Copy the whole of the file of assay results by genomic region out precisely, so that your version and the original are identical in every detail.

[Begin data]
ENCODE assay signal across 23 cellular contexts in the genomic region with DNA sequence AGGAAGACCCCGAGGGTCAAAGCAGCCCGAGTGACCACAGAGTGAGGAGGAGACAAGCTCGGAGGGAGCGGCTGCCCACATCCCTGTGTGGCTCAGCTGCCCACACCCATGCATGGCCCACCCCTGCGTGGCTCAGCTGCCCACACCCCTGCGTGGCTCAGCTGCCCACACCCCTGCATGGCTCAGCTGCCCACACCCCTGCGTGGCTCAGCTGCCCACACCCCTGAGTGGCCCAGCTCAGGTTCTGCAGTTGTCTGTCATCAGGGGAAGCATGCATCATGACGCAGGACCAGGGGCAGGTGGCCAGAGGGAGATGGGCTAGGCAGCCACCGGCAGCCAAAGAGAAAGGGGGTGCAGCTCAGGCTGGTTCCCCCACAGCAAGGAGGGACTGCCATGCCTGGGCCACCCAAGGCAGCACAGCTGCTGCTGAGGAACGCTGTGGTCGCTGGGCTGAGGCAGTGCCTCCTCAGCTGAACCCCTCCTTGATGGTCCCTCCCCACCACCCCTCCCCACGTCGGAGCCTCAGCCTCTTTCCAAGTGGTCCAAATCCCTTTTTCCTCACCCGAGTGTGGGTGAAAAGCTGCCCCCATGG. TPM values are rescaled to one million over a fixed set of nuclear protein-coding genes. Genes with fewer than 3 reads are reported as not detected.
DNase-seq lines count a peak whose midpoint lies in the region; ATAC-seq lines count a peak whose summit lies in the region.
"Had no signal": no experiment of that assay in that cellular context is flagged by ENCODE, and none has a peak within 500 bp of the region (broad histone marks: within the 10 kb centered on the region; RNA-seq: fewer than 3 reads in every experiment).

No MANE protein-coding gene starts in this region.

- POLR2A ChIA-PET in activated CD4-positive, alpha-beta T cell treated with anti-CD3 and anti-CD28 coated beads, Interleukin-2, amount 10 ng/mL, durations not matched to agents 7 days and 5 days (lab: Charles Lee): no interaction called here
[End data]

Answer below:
ENCODE assay signal across 23 cellular contexts in the genomic region with DNA sequence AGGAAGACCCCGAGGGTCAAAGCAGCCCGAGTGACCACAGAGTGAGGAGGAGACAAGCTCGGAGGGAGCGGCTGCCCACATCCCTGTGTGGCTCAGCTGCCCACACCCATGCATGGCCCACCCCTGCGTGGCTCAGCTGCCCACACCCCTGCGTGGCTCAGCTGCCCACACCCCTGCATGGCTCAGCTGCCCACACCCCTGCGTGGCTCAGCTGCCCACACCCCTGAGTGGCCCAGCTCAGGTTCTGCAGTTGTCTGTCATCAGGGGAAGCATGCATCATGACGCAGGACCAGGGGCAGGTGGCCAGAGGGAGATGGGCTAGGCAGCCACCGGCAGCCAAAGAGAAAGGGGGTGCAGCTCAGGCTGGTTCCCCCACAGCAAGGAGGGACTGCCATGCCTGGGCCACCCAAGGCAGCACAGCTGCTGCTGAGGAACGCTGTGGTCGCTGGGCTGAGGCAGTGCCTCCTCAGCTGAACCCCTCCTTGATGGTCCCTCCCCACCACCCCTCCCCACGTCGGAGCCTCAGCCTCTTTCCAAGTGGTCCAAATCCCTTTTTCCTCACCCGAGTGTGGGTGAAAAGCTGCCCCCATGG. TPM values are rescaled to one million over a fixed set of nuclear protein-coding genes. Genes with fewer than 3 reads are reported as not detected.
DNase-seq lines count a peak whose midpoint lies in the region; ATAC-seq lines count a peak whose summit lies in the region.
"Had no signal": no experiment of that assay in that cellular context is flagged by ENCODE, and none has a peak within 500 bp of the region (broad histone marks: within the 10 kb centered on the region; RNA-seq: fewer than 3 reads in every experiment).

No MANE protein-coding gene starts in this region.

- POLR2A ChIA-PET in activated CD4-positive, alpha-beta T cell treated with anti-CD3 and anti-CD28 coated beads, Interleukin-2, amount 10 ng/mL, durations not matched to agents 7 days and 5 days (lab: Charles Lee): no interaction called here